Stefan Staszewski recognized the fact that the imposition of Communism on postwar Poland caused nothing short of a civil war: "But, good Lord, there was nothing to compare with the period of violence, cruelty and lawlessness that Poland experienced in the years 1944-7. Not thousands but tens of thousands of people were killed then, and the official trials that were organized after 1949 were merely an epilogue to the liquidation of the Home Army, of activists of independent parties, and of independent thought in general."(p. 139). [Perhaps, just perhaps, this atmosphere of "violence, cruelty, and lawlessness", if nothing else, had something to do with the 600 postwar Jews killed by Poles in property disputes, the so-called Kielce Pogrom, etc., trumpeted by Jan Thomas Gross in his widely-publicized book FEAR.]

There is some interesting information presented by the interviewees. For instance, Jakub Berman claims (p. 246) that the idea of Poland as the seventeenth Soviet republic had still been propagated as late as the beginning of 1943. Berman also asserts (p. 248) that there never was any chance that the Curzon Line would have been extended in a manner that left Lwow (Lviv, Lvov, Lemberg) on the Polish side of the postwar Polish-Soviet frontier. Edward Ochab had this to say on Chinese attitudes towards Soviet hegemony over Poland: "All I know is what Chou En-lai told us when he came to Poland in 1957. He said they had opposed the Soviet proposal to intervene in Poland and asserted that the Poles, even if they go astray, should find their own solutions to their own problems."(p. 70).

While some commentators have tried to minimize the fact or at least significance of the strongly disproportionate Jewish participation in Communism (the Zydokomuna), the top Communists surveyed in this book do not do so. For example, Roman Werfel, a Communist Jew himself, had this to say about the much-hated Communist terror police, the UB (U. B., or Bezpieka): "There's one principle you have to stick to in beating, however: Johnny has to be beaten by Johnny, and not by Moshe. I can see now that there were too many Jews in the security services, because we hadn't considered the security services in that light."(p. 109). Jakub Berman, a Jewish Communist also, contrasts the unwillingness of educated Poles to accept Communism with the willingness of a very disproportionate number of Jews to support Communism: " Bierut, I was against too large a concentration of Jews in certain institutions; it wasn't the right thing to do and it was a necessary evil that we'd been forced into when we took power, when the Polish intelligentsia was boycotting us."(p. 321). Considering the fact that postwar Polish Jews constituted only 1% of Poland's population, this fact assumes added significance. Ironically, Communists progressively turned against the Zydokomuna, and the various top Communists interviewed in this book lament the growth of open anti-Semitism in the ranks of the Communists.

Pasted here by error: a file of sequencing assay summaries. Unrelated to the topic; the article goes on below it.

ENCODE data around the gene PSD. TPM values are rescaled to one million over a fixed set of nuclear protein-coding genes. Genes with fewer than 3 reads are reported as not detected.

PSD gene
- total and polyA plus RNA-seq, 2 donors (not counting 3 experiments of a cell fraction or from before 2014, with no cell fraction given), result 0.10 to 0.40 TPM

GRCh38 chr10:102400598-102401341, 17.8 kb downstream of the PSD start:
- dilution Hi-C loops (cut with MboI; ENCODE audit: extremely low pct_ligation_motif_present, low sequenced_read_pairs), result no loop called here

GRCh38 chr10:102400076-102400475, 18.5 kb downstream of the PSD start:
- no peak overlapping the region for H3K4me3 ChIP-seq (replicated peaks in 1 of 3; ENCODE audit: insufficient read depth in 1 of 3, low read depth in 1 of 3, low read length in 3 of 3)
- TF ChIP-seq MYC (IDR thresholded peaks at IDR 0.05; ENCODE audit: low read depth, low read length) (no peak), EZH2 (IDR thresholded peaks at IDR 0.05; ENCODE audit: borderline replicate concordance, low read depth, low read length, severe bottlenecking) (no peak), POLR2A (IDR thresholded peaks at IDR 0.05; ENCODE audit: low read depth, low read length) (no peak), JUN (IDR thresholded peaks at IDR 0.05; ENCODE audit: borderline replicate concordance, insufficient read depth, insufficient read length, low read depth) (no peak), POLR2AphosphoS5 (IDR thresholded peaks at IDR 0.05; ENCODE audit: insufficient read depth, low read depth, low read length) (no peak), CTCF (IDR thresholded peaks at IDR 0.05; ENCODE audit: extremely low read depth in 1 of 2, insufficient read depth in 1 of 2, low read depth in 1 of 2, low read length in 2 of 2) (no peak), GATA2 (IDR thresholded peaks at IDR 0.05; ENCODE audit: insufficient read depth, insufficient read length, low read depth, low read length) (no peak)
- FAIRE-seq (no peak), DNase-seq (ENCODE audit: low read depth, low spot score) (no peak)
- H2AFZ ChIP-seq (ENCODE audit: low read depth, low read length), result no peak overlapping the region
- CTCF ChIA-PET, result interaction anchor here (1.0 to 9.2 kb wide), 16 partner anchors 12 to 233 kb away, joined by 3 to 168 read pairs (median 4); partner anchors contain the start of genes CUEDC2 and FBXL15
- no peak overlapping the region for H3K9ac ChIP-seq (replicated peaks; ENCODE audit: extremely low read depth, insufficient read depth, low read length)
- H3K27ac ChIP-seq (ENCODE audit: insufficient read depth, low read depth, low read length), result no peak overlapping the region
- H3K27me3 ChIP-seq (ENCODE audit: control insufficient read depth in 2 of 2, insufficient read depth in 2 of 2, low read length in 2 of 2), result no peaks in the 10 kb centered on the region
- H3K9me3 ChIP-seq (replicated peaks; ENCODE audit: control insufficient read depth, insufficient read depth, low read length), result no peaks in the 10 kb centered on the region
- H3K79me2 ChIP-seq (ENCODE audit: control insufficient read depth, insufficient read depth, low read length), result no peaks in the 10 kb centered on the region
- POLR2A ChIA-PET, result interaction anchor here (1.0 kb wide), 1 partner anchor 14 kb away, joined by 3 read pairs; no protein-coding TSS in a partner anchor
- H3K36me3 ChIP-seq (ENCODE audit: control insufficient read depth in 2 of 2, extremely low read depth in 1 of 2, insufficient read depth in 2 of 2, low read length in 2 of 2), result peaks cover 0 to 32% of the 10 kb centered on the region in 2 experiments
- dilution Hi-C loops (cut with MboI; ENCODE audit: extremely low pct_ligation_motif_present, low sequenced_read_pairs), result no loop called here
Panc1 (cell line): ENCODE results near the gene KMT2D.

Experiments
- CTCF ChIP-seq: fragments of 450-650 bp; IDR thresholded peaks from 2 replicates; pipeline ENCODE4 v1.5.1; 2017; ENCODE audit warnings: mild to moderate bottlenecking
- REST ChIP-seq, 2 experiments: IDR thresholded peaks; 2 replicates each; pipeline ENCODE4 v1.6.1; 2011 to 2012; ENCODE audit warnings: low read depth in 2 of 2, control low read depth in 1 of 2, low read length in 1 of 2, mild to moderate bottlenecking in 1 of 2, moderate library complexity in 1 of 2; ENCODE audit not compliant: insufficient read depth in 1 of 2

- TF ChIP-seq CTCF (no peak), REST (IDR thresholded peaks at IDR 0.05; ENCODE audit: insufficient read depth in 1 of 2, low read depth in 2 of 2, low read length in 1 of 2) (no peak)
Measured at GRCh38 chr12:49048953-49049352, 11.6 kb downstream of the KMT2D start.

Jakub Berman, who died (in 1984) soon after being interviewed, suggested (p. 354) that Poles are slow to accept realities, and that they would freely accept Communism within 50 or 100 years. How one wishes that Berman had lived another five years! The refusal of older Poles to accept the Communism forced upon them (1944-1989) should serve as an inspiration for modern Poles' refusal to accept the anti-Christian and anti-moral dictates forced upon them by the European Union.
1 of 1 people found the following review helpful
HASH(0x95e674b0) out of 5 stars When Evil was the Only Reality 10 Mar. 2016
By Matthew J. Brennan - Published on
Format: Hardcover
Lots of finessed "truths"best read in small bites. These traitors, the leaders, nomenklatura, and apparatchiks of communist Poland during and after World War Two, matter-of-factly rationalize their actions, blame everyone else for their crimes, and weave a fabric of blatant falsehoods. Read it and prepare to be angry.
1 of 1 people found the following review helpful
HASH(0x95f2e9d4) out of 5 stars Five Stars 15 Oct. 2015
By Krzysau - Published on
Format: Paperback Verified Purchase
Must read for anyone trying to understand how totalitarian regimes function, communism in particular.